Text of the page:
Herzig said he called SUNY President Barbara Jean Morris after SUNY students’ emotionally charged meeting last night, where they discussed whether Kingston should perform.
ONEONTA – After learning last week that the OH-Fest headliner, rapper Sean Kingston, and his bodyguard were accused of gang rape in 2010, SUNY Oneonta students and staff – some said they were sexual assault survivors – met this evening in the college’s Center for Multicultural Experiences to discuss whether to push for canceling Kingston’s performance.
Leaders of the college’s Know Violence Committee – its stated goal it to educate the campus on “issues of sexual assault and relationship violence” – organized the “Open Community Dialogue” meeting after word of the allegations against Kingston spread.
About 60 people attended, many of them voicing opposition to allowing Kingston to perform and anger at “the lack of response” from SUNY Oneonta administrators, who have not yet issued a statement about the controversy.
ONEONTA – In the ongoing debate over the behavior of college students in Oneonta, specifically pertaining to OH-Fest, the annual joint college festival, Common Council members still cannot come to an agreement as to what needs to happen, or how to solve the issue of binge drinking in residential areas in the city.
Concerned citizens petitioned once again, pleading for council members to work together to solve the issue sooner rather than later.
“I’ve noticed that we have a huge problem with drinking and drugs. There is actually a store on Main St. that has t-shirts and sweatshirts that have ‘Stoneonta’ printed on them,” said Oneonta High School Sophomore Abigail Dening.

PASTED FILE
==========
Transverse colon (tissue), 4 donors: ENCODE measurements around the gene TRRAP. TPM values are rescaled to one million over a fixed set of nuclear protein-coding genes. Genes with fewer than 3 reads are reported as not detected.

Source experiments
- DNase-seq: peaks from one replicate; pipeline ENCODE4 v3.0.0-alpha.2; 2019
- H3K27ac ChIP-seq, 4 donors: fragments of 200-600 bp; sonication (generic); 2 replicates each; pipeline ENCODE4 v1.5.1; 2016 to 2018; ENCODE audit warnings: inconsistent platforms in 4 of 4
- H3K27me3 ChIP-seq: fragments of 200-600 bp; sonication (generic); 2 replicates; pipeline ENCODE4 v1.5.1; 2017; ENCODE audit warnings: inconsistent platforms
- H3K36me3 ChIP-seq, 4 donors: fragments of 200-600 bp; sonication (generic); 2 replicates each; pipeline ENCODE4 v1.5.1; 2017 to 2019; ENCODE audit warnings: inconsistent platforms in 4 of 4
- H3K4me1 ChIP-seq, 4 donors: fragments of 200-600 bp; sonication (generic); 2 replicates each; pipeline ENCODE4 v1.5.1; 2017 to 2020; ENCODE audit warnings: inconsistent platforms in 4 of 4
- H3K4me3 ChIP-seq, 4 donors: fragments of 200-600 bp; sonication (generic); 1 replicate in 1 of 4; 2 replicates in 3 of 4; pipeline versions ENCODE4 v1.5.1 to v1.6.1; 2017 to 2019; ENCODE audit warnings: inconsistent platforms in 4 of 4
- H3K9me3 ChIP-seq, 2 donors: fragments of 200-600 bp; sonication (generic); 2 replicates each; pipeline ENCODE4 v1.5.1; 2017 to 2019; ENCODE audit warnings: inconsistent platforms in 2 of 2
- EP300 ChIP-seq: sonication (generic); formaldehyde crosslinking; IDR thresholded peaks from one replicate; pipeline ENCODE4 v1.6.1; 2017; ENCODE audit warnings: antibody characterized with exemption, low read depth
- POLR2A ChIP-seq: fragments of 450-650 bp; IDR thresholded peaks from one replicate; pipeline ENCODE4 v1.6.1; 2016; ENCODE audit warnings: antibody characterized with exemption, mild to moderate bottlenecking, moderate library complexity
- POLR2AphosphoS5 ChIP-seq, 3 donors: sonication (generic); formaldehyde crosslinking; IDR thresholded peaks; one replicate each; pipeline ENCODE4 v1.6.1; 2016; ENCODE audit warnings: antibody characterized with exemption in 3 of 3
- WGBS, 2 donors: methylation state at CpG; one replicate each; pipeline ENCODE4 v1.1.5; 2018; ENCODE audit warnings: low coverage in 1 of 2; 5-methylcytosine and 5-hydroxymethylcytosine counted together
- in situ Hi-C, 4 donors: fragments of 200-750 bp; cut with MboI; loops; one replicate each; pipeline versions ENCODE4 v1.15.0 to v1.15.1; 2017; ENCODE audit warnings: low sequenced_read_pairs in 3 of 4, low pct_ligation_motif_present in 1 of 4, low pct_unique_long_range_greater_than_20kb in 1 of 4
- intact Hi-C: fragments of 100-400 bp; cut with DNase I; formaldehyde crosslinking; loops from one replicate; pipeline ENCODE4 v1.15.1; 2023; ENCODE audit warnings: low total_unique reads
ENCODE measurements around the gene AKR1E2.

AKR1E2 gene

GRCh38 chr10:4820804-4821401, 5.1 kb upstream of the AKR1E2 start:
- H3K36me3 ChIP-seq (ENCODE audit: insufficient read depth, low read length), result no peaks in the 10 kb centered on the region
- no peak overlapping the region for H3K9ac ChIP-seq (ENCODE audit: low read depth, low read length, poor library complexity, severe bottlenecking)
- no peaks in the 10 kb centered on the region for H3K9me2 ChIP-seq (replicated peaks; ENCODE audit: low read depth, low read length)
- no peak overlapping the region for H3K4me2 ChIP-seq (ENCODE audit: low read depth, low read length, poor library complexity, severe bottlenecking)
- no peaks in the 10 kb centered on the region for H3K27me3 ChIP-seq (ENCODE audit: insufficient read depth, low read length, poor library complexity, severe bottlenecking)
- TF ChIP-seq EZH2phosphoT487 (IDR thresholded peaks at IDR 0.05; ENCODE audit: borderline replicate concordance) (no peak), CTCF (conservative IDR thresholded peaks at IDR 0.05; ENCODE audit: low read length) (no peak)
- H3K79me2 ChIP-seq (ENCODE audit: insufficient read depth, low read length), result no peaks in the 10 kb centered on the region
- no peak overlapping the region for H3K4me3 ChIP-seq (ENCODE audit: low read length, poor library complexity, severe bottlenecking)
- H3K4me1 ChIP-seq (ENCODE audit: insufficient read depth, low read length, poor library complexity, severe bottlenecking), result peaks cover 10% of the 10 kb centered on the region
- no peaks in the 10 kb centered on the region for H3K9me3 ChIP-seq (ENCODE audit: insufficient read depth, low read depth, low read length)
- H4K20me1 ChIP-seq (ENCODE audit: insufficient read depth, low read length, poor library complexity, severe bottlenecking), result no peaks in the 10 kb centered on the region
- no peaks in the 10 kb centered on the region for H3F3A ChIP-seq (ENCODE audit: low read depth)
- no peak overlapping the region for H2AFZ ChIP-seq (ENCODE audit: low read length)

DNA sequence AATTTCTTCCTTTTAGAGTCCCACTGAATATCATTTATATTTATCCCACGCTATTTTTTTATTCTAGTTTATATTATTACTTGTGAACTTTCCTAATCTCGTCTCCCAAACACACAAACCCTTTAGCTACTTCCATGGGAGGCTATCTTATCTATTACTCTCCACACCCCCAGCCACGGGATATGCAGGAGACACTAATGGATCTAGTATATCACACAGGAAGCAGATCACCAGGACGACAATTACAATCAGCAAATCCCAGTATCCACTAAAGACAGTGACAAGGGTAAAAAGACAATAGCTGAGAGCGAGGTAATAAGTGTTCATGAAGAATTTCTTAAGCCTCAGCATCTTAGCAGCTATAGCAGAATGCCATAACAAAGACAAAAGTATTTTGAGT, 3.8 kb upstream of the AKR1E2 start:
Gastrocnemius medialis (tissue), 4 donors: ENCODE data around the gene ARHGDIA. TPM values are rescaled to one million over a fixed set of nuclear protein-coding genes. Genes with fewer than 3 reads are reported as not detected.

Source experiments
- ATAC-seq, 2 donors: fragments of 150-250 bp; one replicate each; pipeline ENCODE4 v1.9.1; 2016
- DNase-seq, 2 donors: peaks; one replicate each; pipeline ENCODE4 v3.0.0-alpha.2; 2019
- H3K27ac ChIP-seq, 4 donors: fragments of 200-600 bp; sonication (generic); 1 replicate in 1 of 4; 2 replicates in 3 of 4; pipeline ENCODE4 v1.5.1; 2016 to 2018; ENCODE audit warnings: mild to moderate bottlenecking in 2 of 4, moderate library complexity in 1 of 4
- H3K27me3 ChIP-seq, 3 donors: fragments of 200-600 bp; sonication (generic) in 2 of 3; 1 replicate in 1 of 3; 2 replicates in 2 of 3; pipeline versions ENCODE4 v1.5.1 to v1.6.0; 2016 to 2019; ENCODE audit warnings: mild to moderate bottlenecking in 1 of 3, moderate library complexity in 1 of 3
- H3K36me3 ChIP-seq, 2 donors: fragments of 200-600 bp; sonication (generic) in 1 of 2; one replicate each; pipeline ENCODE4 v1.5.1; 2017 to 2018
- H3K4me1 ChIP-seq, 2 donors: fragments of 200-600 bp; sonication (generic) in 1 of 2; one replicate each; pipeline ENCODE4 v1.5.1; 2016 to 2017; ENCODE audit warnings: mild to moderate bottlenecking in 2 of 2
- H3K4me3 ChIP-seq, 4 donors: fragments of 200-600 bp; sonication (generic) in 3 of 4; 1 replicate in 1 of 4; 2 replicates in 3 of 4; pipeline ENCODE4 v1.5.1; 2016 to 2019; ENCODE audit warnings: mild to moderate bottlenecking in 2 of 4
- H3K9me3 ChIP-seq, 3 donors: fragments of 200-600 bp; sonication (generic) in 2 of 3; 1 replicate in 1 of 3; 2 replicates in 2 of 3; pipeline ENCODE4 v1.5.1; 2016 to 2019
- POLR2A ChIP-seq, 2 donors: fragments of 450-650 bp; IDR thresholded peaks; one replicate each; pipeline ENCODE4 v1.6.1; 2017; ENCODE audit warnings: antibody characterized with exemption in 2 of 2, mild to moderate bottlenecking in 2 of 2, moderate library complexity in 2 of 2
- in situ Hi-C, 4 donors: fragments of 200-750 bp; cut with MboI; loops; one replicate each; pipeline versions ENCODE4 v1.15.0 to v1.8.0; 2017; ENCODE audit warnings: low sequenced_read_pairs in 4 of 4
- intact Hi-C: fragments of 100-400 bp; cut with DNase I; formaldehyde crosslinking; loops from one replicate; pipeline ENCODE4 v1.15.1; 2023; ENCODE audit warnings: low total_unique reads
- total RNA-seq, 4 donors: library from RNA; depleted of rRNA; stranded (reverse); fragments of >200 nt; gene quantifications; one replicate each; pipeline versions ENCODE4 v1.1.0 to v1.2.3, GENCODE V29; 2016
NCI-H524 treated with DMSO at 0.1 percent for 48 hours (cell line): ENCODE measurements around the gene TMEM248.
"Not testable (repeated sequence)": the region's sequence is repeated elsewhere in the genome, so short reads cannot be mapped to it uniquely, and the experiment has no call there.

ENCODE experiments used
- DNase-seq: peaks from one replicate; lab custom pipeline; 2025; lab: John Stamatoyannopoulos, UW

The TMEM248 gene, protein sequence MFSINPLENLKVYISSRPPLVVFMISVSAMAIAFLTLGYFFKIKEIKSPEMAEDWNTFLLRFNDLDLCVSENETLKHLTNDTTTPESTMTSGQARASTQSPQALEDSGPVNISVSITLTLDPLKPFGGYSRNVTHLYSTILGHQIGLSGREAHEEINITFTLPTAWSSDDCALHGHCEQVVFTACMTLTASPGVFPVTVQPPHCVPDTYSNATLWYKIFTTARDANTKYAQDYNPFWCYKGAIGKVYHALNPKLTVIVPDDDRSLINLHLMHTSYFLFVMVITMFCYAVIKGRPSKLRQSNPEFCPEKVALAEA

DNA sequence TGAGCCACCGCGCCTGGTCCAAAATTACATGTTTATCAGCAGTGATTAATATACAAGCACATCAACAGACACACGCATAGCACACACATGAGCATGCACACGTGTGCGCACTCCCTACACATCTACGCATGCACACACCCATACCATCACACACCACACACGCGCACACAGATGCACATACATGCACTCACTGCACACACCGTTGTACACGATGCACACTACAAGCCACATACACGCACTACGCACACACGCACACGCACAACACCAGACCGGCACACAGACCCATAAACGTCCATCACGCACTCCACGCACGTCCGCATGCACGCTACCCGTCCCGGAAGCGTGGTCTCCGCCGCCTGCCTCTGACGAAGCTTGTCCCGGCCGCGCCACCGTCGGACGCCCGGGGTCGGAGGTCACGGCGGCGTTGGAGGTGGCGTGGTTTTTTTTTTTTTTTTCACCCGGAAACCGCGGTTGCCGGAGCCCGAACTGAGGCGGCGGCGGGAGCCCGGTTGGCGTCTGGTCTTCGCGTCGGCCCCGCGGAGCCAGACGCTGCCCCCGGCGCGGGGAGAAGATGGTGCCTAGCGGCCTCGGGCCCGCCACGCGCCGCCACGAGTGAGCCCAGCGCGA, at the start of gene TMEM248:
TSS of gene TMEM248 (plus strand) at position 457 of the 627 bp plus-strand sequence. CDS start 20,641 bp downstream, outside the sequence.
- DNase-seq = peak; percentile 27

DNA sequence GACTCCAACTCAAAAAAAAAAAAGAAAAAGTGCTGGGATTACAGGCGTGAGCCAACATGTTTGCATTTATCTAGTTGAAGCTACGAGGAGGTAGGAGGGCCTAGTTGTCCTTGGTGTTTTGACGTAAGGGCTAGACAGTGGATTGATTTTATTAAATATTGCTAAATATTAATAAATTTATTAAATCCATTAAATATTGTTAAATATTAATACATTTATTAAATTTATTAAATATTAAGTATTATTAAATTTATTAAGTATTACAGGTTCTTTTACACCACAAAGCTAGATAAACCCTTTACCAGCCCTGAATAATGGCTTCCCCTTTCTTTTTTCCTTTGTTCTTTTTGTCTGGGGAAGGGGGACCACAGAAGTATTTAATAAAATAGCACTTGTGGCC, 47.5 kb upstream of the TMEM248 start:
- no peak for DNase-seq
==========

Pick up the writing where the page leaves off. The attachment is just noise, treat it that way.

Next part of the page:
ONEONTA – The topic of OH Fest – SUNY Oneonta and Hartwick College’s collaborative spring event – led to a heated exchange between 3rd Ward Council member David Rissberger and 5th Ward Council member Dana Marie Levinson two weeks ago at a Common Council meeting.
Talking led to shouting between the two until Mayor Gary Herzig stepped in to bring order to the discussion. Two weeks later, Rissberger apologized at last night’s Council meeting for his conduct, yet reaffirmed his belief that OH-Fest should be held off city property. It is currently held in Neahwa Park.
EARTH DAY FESTIVAL – 11 a.m.-3 p.m. Celebrate Earth Day, have fun, and learn about your environment at fun interactive exhibits, workshop, and more. Milford Central School, 42 Main St., Milford. Call 607-547-2536 Ext 0 or visit occainfo.org/earth-festival/
CIDER RUN – 10 a.m. 5K/10K run open to children and adults to benefit the Susquehanna Animal Shelter. Fly Creek Cider Mill, 288 Goose St., Fly Creek. Call 607-547-9692 or visit www.flycreekcidermill.com
ONEONTA – With over 1.2 million subscribers on YouTube and 8.8 Million monthly listeners on Spotify, A Boogie Wit Da Hoodie – his top hit is “Drowning” – is set to be named as the headline act at Oneonta’s OH Fest XIII this year.
ONEONTA – With almost 4,000 people at the Kid Ink concert that closed out OH-Fest, police reported “no major arrests” and only a handful of misdemeanor tickets issued.
“We can chalk this one up to the successful side,” said Lt. Douglas Brenner.
Three high school students were arrested for public fighting after the concert let out at 9:30 p.m., he said, and released to the custody of their parents. In addition, five criminal mischief tickets were issued, two noise complaints, a simple possession charge of marijuana and one for public urination.
In addition to patrols the city, several police officers were station at Neahwa Park to assist EMS and security if there was a problem with the crowd. Two patrons were taken to the hospital for alcohol poisoning, and another was escorted out of the concert by EMS personnel after she injured her ankle.